5 Surprising Things That Happen When You Stop Being A Long Distance Couple

A long distance couple
Pexels /
Évelin Terres

1. Your physical intimacy will need time to catch up to your emotional intimacy.

I don’t mean sex, I mean any kind of touch in general. My girlfriend and I actually met online. The longest stretch of time we spent together before moving in was one week — once. The majority of our relationship was forged over long phone calls and a few long weekend visits a year spent holed up in her apartment.

Because so much of our relationship was over the phone, we talked about everything. We talked daily for hours. We were skilled at the check-in, in making sure our life goals were still aligned. We talked about our needs, our desires, our fears and deal-breakers. Purely based on how well we communicated, it felt like we had been dating for a decade.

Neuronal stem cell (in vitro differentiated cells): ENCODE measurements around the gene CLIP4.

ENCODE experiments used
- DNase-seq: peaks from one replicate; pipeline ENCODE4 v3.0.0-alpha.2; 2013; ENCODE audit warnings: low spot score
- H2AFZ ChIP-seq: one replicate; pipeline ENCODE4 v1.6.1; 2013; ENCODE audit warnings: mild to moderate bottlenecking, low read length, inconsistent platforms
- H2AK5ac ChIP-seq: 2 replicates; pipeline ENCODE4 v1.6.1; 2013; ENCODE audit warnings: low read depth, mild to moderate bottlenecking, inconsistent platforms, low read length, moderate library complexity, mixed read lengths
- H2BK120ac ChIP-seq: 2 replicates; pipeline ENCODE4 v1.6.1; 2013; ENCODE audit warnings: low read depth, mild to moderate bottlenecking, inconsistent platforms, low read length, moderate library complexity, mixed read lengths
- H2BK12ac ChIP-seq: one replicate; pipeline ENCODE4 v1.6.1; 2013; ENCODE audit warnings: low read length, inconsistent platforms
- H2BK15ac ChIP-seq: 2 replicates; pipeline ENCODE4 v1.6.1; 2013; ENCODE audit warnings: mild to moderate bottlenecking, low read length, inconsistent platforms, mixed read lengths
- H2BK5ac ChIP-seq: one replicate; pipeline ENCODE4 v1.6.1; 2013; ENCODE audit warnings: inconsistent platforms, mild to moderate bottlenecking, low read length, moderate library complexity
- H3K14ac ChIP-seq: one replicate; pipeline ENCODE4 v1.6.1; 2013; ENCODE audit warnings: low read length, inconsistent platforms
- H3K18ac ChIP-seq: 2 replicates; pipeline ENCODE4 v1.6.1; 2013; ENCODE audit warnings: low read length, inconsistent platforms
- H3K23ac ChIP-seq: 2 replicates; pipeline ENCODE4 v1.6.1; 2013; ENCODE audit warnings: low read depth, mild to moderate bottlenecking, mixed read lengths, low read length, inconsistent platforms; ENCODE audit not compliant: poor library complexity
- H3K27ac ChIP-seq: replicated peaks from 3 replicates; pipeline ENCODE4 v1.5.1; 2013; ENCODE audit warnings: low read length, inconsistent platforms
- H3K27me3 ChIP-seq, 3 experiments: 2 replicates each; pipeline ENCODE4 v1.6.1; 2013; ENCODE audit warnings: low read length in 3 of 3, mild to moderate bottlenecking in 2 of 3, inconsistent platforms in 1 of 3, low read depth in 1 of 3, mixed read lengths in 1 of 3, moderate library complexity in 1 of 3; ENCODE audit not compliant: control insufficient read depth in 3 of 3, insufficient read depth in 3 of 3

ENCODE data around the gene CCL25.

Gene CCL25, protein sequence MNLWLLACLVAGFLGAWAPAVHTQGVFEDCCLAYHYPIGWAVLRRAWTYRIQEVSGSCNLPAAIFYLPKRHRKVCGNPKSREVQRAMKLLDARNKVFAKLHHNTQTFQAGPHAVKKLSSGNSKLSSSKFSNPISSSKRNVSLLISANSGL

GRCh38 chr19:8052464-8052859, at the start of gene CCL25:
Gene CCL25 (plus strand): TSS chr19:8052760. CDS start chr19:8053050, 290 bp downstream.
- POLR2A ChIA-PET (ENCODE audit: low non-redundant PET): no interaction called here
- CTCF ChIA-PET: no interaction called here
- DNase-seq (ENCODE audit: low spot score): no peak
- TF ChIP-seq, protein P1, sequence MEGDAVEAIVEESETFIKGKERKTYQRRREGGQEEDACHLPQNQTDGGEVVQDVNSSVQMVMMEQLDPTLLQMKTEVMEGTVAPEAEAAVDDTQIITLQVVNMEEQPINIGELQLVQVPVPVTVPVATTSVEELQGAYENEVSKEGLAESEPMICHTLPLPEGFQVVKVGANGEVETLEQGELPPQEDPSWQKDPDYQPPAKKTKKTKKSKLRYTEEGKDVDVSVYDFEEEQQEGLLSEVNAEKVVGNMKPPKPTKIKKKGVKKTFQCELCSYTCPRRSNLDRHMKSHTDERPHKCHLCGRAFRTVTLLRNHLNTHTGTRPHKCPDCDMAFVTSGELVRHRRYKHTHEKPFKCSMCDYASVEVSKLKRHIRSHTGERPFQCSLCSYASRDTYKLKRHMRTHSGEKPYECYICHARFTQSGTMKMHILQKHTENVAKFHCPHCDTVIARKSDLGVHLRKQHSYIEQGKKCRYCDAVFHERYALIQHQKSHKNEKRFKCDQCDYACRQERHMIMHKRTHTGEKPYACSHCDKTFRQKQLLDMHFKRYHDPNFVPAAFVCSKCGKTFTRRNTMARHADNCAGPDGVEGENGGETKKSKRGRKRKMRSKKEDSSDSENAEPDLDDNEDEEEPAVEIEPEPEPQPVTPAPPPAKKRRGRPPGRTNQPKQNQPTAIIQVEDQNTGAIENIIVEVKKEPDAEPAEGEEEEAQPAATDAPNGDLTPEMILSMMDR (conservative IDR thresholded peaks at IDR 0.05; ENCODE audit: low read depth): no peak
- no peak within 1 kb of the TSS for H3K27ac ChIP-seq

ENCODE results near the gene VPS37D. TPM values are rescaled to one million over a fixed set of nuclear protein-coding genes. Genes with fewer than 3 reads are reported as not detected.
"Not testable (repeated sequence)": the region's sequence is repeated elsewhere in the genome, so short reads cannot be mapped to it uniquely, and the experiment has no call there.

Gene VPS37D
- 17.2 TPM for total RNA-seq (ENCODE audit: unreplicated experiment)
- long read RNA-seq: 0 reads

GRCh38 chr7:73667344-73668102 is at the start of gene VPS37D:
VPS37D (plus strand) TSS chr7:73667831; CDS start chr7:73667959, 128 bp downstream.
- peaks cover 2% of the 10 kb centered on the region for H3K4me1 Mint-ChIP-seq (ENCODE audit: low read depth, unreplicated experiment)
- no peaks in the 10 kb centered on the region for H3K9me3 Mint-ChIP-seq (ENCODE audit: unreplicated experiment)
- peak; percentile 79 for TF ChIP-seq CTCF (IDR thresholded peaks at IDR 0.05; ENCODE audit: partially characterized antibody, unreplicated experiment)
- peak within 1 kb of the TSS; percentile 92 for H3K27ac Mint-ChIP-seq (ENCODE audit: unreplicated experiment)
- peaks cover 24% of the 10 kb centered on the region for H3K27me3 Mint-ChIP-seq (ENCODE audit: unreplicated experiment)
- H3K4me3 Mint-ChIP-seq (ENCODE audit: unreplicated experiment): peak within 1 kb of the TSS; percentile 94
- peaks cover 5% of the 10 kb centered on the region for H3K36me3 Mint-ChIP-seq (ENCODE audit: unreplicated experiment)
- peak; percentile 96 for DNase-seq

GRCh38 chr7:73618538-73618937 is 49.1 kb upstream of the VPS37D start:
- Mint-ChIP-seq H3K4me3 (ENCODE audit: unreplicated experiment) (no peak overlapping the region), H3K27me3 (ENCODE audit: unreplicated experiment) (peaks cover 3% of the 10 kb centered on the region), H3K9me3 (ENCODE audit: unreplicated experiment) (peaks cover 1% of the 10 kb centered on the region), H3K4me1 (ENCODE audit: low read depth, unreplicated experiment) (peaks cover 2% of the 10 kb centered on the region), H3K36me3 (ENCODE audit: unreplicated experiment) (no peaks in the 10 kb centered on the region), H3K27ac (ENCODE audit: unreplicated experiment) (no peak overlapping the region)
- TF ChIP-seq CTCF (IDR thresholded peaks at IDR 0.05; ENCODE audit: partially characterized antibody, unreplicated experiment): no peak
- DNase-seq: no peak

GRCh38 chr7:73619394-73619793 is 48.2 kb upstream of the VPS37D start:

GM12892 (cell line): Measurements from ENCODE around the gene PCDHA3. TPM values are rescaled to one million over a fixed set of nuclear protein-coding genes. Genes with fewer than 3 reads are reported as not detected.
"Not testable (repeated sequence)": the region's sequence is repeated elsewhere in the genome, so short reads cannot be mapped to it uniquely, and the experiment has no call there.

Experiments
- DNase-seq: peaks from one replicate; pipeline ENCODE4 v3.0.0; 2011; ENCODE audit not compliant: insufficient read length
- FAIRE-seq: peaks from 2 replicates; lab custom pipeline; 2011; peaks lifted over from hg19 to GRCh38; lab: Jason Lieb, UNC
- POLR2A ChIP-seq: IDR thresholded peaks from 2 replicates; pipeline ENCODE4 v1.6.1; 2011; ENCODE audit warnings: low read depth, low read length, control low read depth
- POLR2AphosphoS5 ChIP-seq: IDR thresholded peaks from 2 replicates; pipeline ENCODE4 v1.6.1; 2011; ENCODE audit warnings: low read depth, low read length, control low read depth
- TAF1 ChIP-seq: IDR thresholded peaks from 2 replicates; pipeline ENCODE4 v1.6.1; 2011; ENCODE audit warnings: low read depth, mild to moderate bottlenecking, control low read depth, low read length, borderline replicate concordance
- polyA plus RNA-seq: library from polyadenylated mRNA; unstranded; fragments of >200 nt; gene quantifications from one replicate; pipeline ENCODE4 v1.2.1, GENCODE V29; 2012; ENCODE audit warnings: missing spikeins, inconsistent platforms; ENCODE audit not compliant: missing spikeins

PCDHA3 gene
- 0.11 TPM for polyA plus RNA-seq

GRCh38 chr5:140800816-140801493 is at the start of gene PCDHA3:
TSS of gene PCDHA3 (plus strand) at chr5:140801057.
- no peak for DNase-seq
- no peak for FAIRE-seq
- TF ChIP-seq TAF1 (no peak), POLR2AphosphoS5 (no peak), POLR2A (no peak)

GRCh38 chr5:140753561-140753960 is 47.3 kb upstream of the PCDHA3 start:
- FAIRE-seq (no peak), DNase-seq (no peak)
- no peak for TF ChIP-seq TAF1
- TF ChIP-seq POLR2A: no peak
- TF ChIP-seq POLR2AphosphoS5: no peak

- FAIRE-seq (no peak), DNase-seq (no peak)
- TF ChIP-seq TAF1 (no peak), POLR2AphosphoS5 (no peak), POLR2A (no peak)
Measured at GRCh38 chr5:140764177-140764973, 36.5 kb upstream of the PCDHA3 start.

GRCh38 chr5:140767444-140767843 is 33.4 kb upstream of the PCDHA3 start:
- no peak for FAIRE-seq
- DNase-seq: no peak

While we were separated, all I could think about was a casual hug or movie nights cuddling on the couch. Plus, I had hot-and-heavy expectations. But, once we moved in together, touch moved slower than I anticipated.

Hours logged being in the same room totalled about the number you would expect for a couple dating three months or less. It was jarring to realize that I could be completely emotionally vulnerable with someone but still not know if I needed to ask before a kiss and felt shy about sex. Were we doing enough? Was it forced or awkward? I felt frustrated. Touch on our visits always went so smoothly, what were we doing wrong?

The answer: nothing. Each relationship moves at its own pace. Yes, this was a bump, but we weren’t doing anything wrong. And, luckily, we were pros at communication. If I’m being honest, it took a few months to work this out.